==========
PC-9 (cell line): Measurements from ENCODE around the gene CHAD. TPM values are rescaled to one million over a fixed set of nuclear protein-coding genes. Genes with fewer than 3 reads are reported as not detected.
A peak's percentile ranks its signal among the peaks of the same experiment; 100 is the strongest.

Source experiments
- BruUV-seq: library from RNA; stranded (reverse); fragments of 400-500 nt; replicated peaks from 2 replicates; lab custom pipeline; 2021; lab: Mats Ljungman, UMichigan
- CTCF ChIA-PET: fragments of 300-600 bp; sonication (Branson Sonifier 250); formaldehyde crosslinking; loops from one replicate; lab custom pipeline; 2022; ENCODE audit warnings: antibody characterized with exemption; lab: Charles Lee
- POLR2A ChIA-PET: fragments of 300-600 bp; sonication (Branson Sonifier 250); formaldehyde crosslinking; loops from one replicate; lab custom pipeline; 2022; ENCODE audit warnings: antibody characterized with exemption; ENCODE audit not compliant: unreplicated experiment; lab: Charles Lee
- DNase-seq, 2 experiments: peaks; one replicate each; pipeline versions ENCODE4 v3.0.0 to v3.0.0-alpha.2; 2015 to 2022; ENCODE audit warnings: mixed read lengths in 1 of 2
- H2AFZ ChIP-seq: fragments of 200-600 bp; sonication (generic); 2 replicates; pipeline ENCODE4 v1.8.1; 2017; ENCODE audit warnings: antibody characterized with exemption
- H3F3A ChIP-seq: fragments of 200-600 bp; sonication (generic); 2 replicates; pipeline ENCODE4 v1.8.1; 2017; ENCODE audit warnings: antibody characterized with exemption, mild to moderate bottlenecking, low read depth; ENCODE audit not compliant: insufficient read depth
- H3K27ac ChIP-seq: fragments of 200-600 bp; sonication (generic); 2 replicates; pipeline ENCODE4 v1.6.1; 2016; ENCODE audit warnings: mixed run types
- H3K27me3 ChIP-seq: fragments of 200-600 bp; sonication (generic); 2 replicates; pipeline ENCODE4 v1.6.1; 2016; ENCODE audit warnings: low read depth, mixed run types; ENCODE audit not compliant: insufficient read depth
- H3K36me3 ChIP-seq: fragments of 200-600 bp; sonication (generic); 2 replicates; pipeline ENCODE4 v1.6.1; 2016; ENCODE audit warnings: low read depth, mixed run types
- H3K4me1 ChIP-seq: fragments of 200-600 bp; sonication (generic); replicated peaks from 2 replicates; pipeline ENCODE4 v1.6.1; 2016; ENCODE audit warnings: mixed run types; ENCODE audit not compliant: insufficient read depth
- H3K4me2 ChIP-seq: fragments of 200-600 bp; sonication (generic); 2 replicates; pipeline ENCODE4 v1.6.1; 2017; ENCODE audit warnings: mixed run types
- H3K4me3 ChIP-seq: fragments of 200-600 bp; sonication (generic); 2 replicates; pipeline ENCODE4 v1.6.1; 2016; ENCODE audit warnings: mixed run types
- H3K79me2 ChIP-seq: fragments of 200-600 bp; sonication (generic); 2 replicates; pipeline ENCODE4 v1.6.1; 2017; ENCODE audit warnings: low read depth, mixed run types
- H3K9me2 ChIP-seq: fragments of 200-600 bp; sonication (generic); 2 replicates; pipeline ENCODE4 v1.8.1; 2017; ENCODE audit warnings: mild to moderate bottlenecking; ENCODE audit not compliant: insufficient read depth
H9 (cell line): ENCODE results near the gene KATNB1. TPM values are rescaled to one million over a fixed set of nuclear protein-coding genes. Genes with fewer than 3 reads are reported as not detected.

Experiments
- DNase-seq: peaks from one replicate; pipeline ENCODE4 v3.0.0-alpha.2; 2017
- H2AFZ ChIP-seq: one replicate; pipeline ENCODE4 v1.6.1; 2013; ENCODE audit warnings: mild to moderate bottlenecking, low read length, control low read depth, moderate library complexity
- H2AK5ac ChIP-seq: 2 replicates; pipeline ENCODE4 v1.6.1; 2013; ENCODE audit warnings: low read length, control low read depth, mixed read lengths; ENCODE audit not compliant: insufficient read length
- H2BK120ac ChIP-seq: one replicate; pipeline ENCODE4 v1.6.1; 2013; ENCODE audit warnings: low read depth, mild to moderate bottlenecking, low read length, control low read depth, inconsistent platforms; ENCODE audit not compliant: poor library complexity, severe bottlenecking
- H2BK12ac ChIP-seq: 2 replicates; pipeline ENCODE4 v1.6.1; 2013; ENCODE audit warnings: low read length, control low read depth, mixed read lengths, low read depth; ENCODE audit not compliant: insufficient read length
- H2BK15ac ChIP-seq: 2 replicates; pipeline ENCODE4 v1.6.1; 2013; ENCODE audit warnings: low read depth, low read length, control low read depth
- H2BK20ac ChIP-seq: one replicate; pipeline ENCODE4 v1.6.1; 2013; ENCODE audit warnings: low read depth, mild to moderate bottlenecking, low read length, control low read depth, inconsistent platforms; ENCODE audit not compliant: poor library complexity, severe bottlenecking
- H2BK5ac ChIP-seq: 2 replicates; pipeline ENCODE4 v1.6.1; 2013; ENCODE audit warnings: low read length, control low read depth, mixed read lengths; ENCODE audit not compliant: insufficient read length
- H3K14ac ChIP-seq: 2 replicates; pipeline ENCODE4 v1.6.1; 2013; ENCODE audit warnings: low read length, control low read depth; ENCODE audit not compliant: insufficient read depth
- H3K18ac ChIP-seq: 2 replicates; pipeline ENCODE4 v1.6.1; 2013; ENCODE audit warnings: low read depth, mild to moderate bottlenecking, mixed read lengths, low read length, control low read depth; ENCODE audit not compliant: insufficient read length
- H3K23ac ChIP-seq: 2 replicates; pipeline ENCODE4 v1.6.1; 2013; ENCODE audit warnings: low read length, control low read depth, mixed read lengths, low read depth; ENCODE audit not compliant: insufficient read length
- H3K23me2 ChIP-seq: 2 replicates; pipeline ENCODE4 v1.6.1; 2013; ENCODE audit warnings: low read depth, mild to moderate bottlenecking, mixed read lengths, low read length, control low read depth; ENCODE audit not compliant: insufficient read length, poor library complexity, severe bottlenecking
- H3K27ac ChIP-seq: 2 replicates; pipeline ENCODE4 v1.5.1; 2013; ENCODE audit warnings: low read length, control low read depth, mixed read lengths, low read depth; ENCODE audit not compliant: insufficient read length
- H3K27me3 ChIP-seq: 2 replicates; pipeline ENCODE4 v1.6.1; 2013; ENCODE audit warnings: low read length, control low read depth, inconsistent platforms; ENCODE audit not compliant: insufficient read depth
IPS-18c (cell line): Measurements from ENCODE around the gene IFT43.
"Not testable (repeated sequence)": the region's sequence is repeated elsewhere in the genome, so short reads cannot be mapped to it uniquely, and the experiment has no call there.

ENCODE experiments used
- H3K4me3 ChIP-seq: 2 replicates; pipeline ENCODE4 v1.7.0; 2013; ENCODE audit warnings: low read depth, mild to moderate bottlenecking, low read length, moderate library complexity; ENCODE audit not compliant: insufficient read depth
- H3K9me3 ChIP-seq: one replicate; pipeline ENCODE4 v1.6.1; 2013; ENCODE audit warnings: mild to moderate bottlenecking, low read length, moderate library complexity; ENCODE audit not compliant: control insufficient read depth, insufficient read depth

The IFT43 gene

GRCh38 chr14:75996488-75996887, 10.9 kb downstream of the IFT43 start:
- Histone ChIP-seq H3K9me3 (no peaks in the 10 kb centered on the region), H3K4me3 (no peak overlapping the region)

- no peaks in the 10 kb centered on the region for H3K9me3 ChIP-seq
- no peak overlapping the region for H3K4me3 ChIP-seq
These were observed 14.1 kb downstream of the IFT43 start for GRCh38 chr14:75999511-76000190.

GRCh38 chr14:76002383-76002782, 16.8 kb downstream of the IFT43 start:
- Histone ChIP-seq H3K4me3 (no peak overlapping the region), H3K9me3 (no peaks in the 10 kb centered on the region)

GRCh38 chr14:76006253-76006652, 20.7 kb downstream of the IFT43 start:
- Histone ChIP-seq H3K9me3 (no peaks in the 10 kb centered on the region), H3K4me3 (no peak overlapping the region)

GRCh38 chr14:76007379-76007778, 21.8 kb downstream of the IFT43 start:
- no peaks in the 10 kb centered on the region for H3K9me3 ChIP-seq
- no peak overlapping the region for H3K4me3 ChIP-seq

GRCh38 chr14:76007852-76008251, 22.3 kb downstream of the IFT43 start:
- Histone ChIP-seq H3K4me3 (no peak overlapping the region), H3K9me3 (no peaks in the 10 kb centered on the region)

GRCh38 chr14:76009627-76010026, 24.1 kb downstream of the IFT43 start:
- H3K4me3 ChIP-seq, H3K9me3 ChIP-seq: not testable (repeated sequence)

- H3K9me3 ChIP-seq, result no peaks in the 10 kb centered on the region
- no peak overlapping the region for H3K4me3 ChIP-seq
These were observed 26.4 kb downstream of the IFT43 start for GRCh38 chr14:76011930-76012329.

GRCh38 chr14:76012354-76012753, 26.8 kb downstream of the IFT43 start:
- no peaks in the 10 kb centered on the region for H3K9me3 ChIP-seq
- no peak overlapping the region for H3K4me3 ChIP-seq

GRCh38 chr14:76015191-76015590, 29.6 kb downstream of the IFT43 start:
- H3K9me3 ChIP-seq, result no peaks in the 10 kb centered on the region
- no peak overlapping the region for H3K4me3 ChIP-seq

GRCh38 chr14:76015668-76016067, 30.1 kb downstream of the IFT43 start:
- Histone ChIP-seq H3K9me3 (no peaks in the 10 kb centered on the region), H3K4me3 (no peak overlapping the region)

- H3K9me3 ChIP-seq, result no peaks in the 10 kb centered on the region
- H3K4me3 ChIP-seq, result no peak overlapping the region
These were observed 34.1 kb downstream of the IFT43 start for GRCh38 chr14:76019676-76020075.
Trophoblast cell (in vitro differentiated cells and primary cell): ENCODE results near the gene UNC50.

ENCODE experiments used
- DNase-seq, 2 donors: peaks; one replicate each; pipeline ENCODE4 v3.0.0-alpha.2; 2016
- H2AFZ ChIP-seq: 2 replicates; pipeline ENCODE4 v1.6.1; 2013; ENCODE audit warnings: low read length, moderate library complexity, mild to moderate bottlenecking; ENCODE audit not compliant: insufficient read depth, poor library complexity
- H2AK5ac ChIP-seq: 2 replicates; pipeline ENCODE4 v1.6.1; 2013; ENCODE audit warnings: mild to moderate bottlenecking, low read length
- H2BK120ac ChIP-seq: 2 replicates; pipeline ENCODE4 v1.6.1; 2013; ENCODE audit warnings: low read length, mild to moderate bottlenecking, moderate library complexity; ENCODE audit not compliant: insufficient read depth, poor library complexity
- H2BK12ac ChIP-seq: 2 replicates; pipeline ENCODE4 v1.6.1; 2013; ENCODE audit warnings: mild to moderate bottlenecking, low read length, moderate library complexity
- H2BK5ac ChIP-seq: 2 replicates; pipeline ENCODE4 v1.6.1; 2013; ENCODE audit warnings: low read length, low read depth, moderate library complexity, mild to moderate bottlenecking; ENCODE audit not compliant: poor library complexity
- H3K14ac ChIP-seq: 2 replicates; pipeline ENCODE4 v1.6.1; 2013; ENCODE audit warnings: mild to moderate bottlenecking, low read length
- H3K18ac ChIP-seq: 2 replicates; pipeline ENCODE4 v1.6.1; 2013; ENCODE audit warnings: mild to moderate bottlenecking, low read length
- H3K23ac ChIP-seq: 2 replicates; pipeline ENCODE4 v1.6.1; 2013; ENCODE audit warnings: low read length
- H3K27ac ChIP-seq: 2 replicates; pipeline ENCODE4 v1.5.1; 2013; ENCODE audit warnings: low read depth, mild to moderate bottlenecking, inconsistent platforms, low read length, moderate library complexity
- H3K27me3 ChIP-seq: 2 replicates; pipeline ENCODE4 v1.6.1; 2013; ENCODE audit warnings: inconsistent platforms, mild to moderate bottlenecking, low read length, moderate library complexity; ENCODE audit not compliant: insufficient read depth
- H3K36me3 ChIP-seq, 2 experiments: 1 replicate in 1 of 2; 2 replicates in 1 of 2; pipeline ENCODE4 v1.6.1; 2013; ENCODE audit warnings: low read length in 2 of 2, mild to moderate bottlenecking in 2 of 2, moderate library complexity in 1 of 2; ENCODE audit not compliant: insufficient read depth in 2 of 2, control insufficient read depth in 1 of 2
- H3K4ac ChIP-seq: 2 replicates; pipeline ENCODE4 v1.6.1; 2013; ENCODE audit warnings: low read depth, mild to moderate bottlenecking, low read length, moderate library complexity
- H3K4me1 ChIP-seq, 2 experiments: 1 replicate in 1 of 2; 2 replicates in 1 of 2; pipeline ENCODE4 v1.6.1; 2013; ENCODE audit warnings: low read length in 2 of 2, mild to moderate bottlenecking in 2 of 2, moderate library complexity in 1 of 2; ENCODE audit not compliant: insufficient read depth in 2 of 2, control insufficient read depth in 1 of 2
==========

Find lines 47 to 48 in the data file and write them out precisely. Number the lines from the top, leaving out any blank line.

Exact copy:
GRCh38 chr14:76006253-76006652, 20.7 kb downstream of the IFT43 start:
- Histone ChIP-seq H3K9me3 (no peaks in the 10 kb centered on the region), H3K4me3 (no peak overlapping the region)